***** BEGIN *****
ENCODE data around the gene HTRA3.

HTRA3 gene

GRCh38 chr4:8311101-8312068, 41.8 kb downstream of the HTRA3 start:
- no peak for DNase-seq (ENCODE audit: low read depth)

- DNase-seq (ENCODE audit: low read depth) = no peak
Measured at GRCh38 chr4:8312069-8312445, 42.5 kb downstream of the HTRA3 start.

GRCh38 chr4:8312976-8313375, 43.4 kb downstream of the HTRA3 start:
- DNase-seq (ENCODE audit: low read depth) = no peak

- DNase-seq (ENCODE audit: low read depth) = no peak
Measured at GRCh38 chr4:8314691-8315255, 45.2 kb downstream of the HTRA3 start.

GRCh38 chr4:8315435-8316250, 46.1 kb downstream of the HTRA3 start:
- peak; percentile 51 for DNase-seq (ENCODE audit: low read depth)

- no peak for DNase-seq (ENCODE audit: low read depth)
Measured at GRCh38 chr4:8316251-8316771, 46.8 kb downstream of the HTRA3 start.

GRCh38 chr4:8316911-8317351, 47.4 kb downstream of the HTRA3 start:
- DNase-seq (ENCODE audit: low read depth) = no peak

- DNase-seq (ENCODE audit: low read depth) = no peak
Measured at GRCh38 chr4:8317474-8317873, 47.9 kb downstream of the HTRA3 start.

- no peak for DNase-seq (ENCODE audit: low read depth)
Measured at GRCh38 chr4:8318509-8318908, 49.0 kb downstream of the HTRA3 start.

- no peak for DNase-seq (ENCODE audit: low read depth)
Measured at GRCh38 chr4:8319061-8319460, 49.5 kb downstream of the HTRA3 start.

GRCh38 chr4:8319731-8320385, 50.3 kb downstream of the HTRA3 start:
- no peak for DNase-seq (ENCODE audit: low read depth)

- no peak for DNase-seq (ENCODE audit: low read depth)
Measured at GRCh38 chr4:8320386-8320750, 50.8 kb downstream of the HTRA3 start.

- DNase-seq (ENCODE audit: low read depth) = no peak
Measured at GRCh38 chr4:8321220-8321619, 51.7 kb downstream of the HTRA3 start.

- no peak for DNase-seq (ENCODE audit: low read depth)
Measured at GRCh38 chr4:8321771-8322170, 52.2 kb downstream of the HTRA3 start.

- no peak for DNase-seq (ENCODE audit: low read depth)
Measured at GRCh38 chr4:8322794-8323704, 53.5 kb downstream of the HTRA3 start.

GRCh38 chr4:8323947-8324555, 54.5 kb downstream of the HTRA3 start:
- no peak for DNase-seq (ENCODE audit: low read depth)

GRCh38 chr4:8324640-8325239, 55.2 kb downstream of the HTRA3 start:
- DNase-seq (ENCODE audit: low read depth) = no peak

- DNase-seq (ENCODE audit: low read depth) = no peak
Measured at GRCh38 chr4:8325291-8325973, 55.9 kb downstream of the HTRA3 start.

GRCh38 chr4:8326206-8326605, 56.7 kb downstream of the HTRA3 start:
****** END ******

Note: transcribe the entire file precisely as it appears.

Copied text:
ENCODE data around the gene HTRA3.

HTRA3 gene

GRCh38 chr4:8311101-8312068, 41.8 kb downstream of the HTRA3 start:
- no peak for DNase-seq (ENCODE audit: low read depth)

- DNase-seq (ENCODE audit: low read depth) = no peak
Measured at GRCh38 chr4:8312069-8312445, 42.5 kb downstream of the HTRA3 start.

GRCh38 chr4:8312976-8313375, 43.4 kb downstream of the HTRA3 start:
- DNase-seq (ENCODE audit: low read depth) = no peak

- DNase-seq (ENCODE audit: low read depth) = no peak
Measured at GRCh38 chr4:8314691-8315255, 45.2 kb downstream of the HTRA3 start.

GRCh38 chr4:8315435-8316250, 46.1 kb downstream of the HTRA3 start:
- peak; percentile 51 for DNase-seq (ENCODE audit: low read depth)

- no peak for DNase-seq (ENCODE audit: low read depth)
Measured at GRCh38 chr4:8316251-8316771, 46.8 kb downstream of the HTRA3 start.

GRCh38 chr4:8316911-8317351, 47.4 kb downstream of the HTRA3 start:
- DNase-seq (ENCODE audit: low read depth) = no peak

- DNase-seq (ENCODE audit: low read depth) = no peak
Measured at GRCh38 chr4:8317474-8317873, 47.9 kb downstream of the HTRA3 start.

- no peak for DNase-seq (ENCODE audit: low read depth)
Measured at GRCh38 chr4:8318509-8318908, 49.0 kb downstream of the HTRA3 start.

- no peak for DNase-seq (ENCODE audit: low read depth)
Measured at GRCh38 chr4:8319061-8319460, 49.5 kb downstream of the HTRA3 start.

GRCh38 chr4:8319731-8320385, 50.3 kb downstream of the HTRA3 start:
- no peak for DNase-seq (ENCODE audit: low read depth)

- no peak for DNase-seq (ENCODE audit: low read depth)
Measured at GRCh38 chr4:8320386-8320750, 50.8 kb downstream of the HTRA3 start.

- DNase-seq (ENCODE audit: low read depth) = no peak
Measured at GRCh38 chr4:8321220-8321619, 51.7 kb downstream of the HTRA3 start.

- no peak for DNase-seq (ENCODE audit: low read depth)
Measured at GRCh38 chr4:8321771-8322170, 52.2 kb downstream of the HTRA3 start.

- no peak for DNase-seq (ENCODE audit: low read depth)
Measured at GRCh38 chr4:8322794-8323704, 53.5 kb downstream of the HTRA3 start.

GRCh38 chr4:8323947-8324555, 54.5 kb downstream of the HTRA3 start:
- no peak for DNase-seq (ENCODE audit: low read depth)

GRCh38 chr4:8324640-8325239, 55.2 kb downstream of the HTRA3 start:
- DNase-seq (ENCODE audit: low read depth) = no peak

- DNase-seq (ENCODE audit: low read depth) = no peak
Measured at GRCh38 chr4:8325291-8325973, 55.9 kb downstream of the HTRA3 start.

GRCh38 chr4:8326206-8326605, 56.7 kb downstream of the HTRA3 start: